There is, of course, an irony that a continent which is persistently beset by large-scale famine is seeing its land sold off, in order to sustain wealthy neighboring nations.

Foreign investors — some governments, some private interests — are promising to construct infrastructure, bring new technologies, create jobs and boost the productivity of underused land so that it not only feeds overseas markets but also more Africans. It remains to be seen, however, whether local farmers and African citizens will reap any of the benefit of this agro-imperialism.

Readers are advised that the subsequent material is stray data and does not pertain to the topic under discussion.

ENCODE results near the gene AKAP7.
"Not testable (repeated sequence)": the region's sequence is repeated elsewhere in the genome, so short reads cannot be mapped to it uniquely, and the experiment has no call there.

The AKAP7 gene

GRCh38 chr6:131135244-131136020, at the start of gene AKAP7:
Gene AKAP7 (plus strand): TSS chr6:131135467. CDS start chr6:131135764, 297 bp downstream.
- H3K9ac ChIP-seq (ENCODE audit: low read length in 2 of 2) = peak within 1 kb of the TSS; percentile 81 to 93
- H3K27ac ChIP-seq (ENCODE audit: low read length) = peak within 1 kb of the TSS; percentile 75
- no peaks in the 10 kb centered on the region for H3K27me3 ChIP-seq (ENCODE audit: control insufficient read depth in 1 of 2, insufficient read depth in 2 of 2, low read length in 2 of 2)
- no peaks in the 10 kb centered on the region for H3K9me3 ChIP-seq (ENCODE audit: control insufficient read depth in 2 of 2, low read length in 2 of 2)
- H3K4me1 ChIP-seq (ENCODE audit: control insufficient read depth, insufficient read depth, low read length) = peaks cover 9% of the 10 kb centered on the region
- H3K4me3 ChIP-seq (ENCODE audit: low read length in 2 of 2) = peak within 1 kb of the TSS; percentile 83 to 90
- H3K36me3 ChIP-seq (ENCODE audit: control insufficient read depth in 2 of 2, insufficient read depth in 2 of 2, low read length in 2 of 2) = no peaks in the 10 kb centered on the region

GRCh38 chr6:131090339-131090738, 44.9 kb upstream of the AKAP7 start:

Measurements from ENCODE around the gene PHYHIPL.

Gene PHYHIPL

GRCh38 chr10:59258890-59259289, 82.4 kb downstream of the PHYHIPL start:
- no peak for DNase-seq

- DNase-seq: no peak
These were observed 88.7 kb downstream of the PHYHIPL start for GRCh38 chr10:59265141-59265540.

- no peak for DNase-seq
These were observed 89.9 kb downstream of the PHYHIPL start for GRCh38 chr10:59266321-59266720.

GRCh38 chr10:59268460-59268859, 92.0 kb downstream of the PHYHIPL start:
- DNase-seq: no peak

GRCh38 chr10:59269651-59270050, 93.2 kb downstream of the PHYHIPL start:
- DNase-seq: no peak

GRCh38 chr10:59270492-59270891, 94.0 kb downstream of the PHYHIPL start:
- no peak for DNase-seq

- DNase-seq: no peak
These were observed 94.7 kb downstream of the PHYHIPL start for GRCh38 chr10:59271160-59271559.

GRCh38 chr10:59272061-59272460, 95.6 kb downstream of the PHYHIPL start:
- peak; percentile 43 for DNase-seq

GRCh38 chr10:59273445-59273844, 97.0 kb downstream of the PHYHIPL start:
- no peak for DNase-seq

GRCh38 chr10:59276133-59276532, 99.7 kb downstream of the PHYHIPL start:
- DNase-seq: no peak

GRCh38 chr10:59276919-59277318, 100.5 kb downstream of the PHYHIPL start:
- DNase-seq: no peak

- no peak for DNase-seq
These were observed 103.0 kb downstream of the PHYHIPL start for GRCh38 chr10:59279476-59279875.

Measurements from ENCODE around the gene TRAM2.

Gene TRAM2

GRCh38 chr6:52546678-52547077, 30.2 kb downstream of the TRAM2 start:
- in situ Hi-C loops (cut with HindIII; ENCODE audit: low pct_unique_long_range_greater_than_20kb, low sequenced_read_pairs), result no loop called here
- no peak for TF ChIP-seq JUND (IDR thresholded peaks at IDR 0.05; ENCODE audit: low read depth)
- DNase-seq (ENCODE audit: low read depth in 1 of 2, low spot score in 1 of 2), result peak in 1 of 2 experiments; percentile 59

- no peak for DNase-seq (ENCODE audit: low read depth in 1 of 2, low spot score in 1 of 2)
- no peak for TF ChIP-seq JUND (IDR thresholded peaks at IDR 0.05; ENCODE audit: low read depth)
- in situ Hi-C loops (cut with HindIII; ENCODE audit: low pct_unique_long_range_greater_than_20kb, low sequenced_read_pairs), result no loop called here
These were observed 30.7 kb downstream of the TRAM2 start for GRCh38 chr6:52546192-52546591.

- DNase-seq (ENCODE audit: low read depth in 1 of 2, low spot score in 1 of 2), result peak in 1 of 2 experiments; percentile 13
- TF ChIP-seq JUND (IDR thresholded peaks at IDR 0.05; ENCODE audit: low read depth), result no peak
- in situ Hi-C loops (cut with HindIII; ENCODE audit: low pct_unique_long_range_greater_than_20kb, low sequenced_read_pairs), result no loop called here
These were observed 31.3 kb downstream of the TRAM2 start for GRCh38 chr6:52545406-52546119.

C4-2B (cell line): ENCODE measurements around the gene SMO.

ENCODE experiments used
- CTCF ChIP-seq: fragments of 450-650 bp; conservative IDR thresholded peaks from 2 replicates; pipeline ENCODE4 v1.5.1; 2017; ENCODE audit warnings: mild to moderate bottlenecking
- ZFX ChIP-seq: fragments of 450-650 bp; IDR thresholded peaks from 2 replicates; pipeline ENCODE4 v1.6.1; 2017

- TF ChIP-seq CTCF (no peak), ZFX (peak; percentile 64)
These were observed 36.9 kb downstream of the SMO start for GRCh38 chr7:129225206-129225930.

Other nations, including China, India, South Korea and the UAE are also joining the global land-buy.


[Land buyers and sellers, via mongabay.com]

Great interactive map of global land transactions found here.
The first green revolution, which began in 1945, enabled developing nations to achieve food independence. Mexico was the first ‘test site’ of this green revolution, through programs largely funded by the Ford and Rockefeller foundations, and India was the second poster child of the green revolution. There have been numerous attempts to introduce the versions of the Mexican and Indian project into Africa, but these programs have generally been less successful, due in small part to environmental factors, and in large part to political and economic instability.


This second version of an African green revolution seems far more ominous, leaving poorer nations to sell off the rights to their own survival.